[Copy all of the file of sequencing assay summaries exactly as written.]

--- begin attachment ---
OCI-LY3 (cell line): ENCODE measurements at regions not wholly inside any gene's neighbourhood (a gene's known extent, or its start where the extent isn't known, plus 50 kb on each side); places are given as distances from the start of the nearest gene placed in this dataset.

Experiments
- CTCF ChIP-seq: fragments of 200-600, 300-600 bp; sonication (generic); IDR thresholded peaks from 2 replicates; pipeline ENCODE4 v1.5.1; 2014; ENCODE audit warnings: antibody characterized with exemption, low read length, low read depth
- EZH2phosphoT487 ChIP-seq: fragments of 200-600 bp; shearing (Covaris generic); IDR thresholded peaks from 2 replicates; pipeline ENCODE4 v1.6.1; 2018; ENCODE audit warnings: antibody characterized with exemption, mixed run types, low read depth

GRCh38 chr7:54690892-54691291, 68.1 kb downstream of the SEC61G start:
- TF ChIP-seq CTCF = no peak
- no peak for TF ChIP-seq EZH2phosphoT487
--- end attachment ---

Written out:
OCI-LY3 (cell line): ENCODE measurements at regions not wholly inside any gene's neighbourhood (a gene's known extent, or its start where the extent isn't known, plus 50 kb on each side); places are given as distances from the start of the nearest gene placed in this dataset.

Experiments
- CTCF ChIP-seq: fragments of 200-600, 300-600 bp; sonication (generic); IDR thresholded peaks from 2 replicates; pipeline ENCODE4 v1.5.1; 2014; ENCODE audit warnings: antibody characterized with exemption, low read length, low read depth
- EZH2phosphoT487 ChIP-seq: fragments of 200-600 bp; shearing (Covaris generic); IDR thresholded peaks from 2 replicates; pipeline ENCODE4 v1.6.1; 2018; ENCODE audit warnings: antibody characterized with exemption, mixed run types, low read depth

GRCh38 chr7:54690892-54691291, 68.1 kb downstream of the SEC61G start:
- TF ChIP-seq CTCF = no peak
- no peak for TF ChIP-seq EZH2phosphoT487